Florida State University Panama City’s Collegiate Laboratory High School welcomed students for the first day of classes on Thursday, Aug. 10, marking an educational milestone, as well as a first in local history.
“We are our own school district—that’s something that’s very important to note, because we’re a lab school,” said Director Debbi Whitaker in the lull between students arriving and the beginning of first period classes. “We are looking forward to research opportunities and to having our students experience not only traditional high school, but also a collegiate environment, in that we not only have our own space, but we’ll be sharing space with FSU Panama City.”
As the bell sounded for Day One, 100 ninth graders settled into their new school routines at the off-campus facility at 2440 St. Andrews Blvd. Because parents must provide transportation for students, Whitaker happily reported a smooth drop-off occurred, crediting parents for following the new procedures and police support for keeping traffic controlled.
Emotions still ran high, however. World History teacher John Vallas said morning nerves were the same for him Thursday as on every first day of school in his lengthy career.
“As usual on the first day of school, I’m a bit nervous,” Vallas said. “I think most of the teachers are, and the reason for that is that we care. We want to make good first impressions with the students in order to have a good school year.”
Whitaker added that the usual first-day jitters and anxieties were multiplied by being in a brand-new school and under the FSU PC umbrella. But she was confident everyone would settle in and become accustomed to the Collegiate School.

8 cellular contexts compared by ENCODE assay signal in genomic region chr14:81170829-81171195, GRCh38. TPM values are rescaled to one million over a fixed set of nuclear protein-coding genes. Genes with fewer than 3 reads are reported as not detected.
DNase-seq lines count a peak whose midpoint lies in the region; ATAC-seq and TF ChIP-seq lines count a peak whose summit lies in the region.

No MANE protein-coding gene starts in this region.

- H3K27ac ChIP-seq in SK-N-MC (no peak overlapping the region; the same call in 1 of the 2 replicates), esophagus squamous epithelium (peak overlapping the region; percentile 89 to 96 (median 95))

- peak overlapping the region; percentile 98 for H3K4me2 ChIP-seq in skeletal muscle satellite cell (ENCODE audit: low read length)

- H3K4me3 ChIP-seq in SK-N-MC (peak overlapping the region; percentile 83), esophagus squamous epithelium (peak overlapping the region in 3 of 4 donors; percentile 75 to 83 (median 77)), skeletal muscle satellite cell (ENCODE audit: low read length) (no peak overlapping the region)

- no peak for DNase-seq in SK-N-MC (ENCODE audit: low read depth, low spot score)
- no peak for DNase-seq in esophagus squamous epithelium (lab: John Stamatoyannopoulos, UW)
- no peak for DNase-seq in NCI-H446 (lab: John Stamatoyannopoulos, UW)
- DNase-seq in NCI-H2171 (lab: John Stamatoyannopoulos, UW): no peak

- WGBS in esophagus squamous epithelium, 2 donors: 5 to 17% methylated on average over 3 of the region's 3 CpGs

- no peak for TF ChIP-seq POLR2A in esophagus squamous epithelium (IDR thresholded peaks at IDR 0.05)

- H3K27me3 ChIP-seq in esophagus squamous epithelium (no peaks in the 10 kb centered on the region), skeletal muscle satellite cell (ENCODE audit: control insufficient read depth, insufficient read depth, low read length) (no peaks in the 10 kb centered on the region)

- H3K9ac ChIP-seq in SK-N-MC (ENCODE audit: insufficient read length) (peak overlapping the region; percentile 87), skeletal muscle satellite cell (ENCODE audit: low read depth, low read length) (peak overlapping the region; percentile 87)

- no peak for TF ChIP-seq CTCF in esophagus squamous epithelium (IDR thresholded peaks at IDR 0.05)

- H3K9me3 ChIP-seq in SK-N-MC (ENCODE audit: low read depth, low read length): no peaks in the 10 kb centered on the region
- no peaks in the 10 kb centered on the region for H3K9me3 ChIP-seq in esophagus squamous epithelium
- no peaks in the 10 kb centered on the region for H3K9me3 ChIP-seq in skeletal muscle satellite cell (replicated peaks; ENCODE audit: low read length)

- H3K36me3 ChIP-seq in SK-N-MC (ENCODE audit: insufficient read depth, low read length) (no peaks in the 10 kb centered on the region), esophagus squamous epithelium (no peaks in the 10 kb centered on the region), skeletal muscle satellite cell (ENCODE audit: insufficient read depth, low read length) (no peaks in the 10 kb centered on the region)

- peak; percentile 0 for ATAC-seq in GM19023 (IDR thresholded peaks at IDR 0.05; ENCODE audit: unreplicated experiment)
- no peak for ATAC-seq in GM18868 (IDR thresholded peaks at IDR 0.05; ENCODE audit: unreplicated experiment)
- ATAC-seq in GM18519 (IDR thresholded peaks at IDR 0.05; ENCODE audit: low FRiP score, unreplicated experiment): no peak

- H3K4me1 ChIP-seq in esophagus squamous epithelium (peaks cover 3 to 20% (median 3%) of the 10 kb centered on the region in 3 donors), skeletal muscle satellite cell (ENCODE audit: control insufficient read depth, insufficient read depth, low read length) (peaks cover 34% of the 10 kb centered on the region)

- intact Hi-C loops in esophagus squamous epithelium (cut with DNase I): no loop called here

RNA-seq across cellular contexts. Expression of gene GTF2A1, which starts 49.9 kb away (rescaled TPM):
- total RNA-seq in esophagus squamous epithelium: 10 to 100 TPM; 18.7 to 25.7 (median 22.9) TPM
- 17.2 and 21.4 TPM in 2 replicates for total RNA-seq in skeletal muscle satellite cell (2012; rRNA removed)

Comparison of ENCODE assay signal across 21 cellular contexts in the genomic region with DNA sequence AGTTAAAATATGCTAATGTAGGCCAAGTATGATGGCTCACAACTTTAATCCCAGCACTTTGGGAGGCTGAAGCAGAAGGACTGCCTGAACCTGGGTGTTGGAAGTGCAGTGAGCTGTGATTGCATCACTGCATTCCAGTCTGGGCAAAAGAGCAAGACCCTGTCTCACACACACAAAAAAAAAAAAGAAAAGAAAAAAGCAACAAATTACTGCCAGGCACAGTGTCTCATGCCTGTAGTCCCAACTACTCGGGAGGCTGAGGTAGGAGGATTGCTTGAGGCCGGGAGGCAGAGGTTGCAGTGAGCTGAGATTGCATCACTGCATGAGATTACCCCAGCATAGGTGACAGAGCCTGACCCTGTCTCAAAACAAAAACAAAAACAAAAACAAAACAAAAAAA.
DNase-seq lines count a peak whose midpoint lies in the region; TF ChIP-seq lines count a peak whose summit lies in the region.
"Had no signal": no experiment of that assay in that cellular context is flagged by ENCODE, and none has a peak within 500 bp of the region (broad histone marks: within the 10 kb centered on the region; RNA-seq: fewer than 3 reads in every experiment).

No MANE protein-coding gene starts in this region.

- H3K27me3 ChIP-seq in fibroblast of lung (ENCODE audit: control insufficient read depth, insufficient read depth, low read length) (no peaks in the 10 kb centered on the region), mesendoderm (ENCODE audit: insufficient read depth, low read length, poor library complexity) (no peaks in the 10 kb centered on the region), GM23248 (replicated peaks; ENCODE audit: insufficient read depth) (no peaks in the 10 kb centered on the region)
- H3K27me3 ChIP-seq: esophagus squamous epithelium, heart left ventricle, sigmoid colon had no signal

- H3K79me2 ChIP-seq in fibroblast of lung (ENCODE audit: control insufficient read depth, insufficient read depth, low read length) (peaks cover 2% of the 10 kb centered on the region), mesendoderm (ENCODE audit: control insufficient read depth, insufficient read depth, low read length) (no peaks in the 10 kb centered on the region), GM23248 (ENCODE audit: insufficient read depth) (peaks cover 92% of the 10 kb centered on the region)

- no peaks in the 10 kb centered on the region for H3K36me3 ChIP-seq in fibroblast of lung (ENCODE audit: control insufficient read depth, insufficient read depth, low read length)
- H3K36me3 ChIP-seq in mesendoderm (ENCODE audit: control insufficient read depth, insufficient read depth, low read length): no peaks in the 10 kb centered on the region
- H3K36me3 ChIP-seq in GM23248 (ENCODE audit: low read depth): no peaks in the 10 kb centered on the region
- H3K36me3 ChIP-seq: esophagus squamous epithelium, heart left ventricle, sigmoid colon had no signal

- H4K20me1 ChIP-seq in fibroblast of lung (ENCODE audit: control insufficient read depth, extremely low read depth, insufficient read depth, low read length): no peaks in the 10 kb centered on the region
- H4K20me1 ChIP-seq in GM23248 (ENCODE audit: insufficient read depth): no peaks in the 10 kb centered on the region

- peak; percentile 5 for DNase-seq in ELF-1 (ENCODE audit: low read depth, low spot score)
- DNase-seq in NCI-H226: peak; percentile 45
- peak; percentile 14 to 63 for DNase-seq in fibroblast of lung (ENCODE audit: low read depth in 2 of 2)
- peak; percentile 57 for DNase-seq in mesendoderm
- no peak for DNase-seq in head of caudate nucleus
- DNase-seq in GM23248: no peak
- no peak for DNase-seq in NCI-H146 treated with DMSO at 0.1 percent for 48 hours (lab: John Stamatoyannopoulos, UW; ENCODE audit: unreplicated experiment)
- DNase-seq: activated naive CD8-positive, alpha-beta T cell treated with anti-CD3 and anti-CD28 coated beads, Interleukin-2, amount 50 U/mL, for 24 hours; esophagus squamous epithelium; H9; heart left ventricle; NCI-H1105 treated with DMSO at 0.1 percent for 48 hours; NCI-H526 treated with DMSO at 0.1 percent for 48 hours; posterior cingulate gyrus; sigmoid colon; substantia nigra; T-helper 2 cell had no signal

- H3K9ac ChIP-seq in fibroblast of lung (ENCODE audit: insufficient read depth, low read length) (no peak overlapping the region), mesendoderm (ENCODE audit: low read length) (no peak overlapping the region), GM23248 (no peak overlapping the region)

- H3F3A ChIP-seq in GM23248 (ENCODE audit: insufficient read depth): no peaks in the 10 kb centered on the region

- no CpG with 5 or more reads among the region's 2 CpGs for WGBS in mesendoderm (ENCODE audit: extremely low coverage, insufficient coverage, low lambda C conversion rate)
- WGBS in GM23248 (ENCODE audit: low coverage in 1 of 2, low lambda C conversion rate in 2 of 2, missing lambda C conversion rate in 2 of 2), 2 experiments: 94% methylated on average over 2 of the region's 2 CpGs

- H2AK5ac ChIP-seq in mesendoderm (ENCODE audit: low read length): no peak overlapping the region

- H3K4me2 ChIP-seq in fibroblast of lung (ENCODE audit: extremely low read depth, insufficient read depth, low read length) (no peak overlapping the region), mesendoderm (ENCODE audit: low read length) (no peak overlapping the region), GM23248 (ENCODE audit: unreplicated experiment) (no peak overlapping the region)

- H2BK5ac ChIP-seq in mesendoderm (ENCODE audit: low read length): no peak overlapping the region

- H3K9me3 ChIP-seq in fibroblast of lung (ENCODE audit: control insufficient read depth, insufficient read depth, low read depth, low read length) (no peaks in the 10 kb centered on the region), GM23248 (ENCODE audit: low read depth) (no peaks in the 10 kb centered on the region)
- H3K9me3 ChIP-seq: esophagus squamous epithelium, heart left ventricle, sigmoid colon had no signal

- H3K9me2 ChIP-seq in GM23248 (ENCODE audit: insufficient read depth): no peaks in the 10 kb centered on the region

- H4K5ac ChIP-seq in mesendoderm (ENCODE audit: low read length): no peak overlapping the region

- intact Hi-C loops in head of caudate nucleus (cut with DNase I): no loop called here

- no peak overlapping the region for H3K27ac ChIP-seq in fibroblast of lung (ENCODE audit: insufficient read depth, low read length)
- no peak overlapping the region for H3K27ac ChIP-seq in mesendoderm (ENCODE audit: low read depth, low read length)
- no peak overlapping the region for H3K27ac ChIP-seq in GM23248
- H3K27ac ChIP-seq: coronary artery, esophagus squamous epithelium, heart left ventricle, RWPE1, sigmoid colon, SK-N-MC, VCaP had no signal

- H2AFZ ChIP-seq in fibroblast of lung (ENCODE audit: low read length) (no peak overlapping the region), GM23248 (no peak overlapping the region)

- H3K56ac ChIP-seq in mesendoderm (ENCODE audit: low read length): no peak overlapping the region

“The quiet that was here this morning before the doors opened was a sweet time, and now that there’s noise all in the halls, that’s an even sweeter time,” Whitaker said.
School days will run from 8 a.m. to 3:30 p.m. weekdays, giving students a full hour in each of their four core classes. The last two classes of the day will be for career exploration and electives in the arts. Students may earn technical certifications and dual enrollment credits beginning in their freshman year. Before- and after-school programs also will be offered.
“All of our dual enrollment courses will be taught by instructors—faculty and professors—at Florida State University,” Whitaker said, noting that students will spend each Friday on the Panama City campus. “We are trying to overlap any traditional classes that we can with dual enrollment or AP classes. Why would you not want to have your high school credit and at the same time get a college credit?”
For more information about the Collegiate High School, visit the website, tcs.fsu.edu.